Vanquishing perfectionism

POST OVERVIEW. A post about the sin of perfectionism and a strategy for vanquishing it and removing it from your life.

I must have been under the burden of perfectionism long before I realized it, but that seems to usually be the case with these types of sins. The attitudes of my parents, particularly my father’s demands for performance, and my own personality definitely predisposed me to perfectionism, and it is likely that I had been a perfectionist for decades before I finally recognized my disease when I was in my forties.

But regardless of the reasons, I finally realized that I was a victim of perfectionism. My demand for perfect performance manifested itself in my being critical of the efforts, the performance, and the accomplishments of others, and in my being especially hard on myself for constantly falling short of the elusive “perfect” outcomes that I imagined for myself.

DEFINITION. I should try to define what I mean by “perfectionism.” This is the tendency to view all outcomes as binary, as either perfection or failure. All performance is to be evaluated on that absolute scale, as either perfect or literally as a failure. In extreme cases, even excellence is unacceptable since the goal was perfection.

This demon of perfectionism, this poison root, produces evil fruit.

  • There is constant sense of discontent and disappointment because NOTHING ever meets the requirement of perfection.
  • Indecision and second-guessing are produced because there is no choice without problems and there is no perfect alternative.
  • A tendency to judge everything and compare all people and all actions and all performance against an imaginary “perfect” ideal and then to criticize when the ideal is not achieved.
  • Seeing people’s faults and shortcomings, rather than seeing their strengths and their good qualities.

The purpose of this article is to help those who are perfectionists, like me, to develop a strategy for getting free of this sin and for reaching that place where grace replaces law in how you view your own performance and the performance of others.

ADMIT AND CONFESS. The first step is to recognize that you are a perfectionist and to confess that this is a sinful behavior. Perfectionism assumes that I am capable of perfect performance and that all I need to do to achieve perfection is work harder. Thus perfectionism is works based and performance based and denies my fallenness and denies my need for a perfect God who will have mercy on my sin and my failure. So, confession of perfectionism must mark the first step of the deliverance strategy. Confess your sin to God (Psalm 32:5), but also confess your sin to others (James 5:16). Just taking this first step will begin to loosen perfectionism’s grip and will also bring others into the battle against it.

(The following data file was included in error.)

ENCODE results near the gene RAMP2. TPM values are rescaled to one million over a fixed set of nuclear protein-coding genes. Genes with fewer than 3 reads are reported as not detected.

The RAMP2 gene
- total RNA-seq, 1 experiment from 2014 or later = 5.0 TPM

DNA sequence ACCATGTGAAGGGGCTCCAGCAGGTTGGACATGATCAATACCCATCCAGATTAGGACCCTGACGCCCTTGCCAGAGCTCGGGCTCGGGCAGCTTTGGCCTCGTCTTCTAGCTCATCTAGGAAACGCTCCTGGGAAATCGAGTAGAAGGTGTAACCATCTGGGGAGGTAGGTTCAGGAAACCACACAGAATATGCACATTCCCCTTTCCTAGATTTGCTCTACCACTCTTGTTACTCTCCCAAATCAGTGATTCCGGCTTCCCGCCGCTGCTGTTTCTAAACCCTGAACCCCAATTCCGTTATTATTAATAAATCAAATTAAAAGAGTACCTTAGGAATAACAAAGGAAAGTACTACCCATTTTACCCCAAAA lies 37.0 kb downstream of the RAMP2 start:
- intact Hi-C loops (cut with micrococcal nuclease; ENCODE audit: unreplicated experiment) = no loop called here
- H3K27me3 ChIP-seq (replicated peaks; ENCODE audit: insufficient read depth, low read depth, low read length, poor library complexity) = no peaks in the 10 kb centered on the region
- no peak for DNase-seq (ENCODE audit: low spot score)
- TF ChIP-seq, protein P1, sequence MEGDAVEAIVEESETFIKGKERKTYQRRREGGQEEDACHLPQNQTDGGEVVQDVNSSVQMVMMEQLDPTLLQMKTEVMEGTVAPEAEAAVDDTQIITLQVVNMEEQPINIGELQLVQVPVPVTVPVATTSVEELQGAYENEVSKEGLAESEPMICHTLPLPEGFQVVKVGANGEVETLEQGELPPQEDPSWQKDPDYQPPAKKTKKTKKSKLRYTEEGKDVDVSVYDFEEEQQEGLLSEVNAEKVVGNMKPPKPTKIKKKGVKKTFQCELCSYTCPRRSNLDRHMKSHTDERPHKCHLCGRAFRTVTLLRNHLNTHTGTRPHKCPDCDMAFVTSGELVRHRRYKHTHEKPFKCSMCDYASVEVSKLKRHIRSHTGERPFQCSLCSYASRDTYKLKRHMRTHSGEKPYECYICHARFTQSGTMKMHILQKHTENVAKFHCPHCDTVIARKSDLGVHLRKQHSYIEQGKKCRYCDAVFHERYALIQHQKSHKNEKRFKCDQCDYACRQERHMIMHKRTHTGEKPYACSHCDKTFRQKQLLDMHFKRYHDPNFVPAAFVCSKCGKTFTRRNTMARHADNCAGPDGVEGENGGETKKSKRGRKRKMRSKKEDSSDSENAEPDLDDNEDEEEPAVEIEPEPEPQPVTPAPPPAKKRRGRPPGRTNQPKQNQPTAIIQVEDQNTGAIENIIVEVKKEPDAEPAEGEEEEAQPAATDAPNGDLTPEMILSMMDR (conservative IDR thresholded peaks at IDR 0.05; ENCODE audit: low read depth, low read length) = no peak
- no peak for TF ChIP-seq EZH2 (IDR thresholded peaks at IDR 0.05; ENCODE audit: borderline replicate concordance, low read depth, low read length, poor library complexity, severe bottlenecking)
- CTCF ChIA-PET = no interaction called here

STRATEGY FOR REPENTANCE. Battling perfectionism requires a two-pronged approach of earnest repenting prayer for deliverance coupled with an aggressive action plan. Prayer is necessary for making the necessary changes. Any serious strategy must involve crying out to God for His help. But the perfectionist must also resolve to act. You must change your behavior so that the enemy will be defeated.

SUGGESTED PRAYER. “O God, I long to be delivered from this evil trait. Holy Spirit, I ask You to change me and to change my mind, to transform me so that this characteristic of perfectionism and its devastating effects are removed from my life.” (Verses to pray through: Rom. 12:2; 2 Cor. 10:5; Eph. 4:22-24, 29, 32; remember Isaiah 64:6; Jeremiah 17:9; Romans 3:23; Galatians 2:21)

ACTION PLAN. Here are some suggested steps for an action plan.

  • Develop the habit of thanking God often. Wake up every day thanking God.
  • Make it a rule to never criticize other people’s efforts. Instead, give other people compliments. Never, ever ridicule others!
  • Never speak with cynicism or sarcasm (Eph. 4:29).
  • Stop grumbling and complaining (Phil. 2:14).
  • Before you begin to judge someone’s effort, remember that all God requires of His people is their best effort.
  • When tempted to judge others, remember Romans 14:4 – “Who are you to judge the servant of another?” This verse is quite profound. Think about it.
  • Strive to be kind and tender-hearted to other people (Eph. 4:32). This world has enough pain without me adding to it with my unwarranted demands for perfection.
  • Encourage all sincere effort, regardless of the results.
  • Before you begin some project or task, have clearly defined, realistic expectations of outcomes. “Clearly defined” because this provides a goal for the effort and prevents an open-ended comparison with some vague “perfection;” “realistic” because a realistic expectation can often be achieved.
  • Celebrate and praise all accomplishment.
  • This world is fallen and only Jesus Christ is perfect. Accept this as an undeniable, theological fact and live like this is a fact.
  • God required perfection of His Son, Jesus Christ, so that He could be a perfect sinless sacrifice for sinners. Because Jesus Christ is perfect, I don’t need to be and neither does anyone else.
  • See people as amazing, complex creations of God who need to know the savior. My mission is to reflect Christ so that others can know Him, not to judge others until they meet my performance criteria.
  • Determine to face challenges with my best efforts and with fervent prayer and trust the Lord for the outcome. He is sovereign over all things.

With this strategy of prayer and action, and with perseverance (Romans 15:4-5; Hebrews 12:1), the sharp sin of perfectionism may be vanquished and removed from your life.

Soli Deo gloria            rmb                 3/24/2023                   #636

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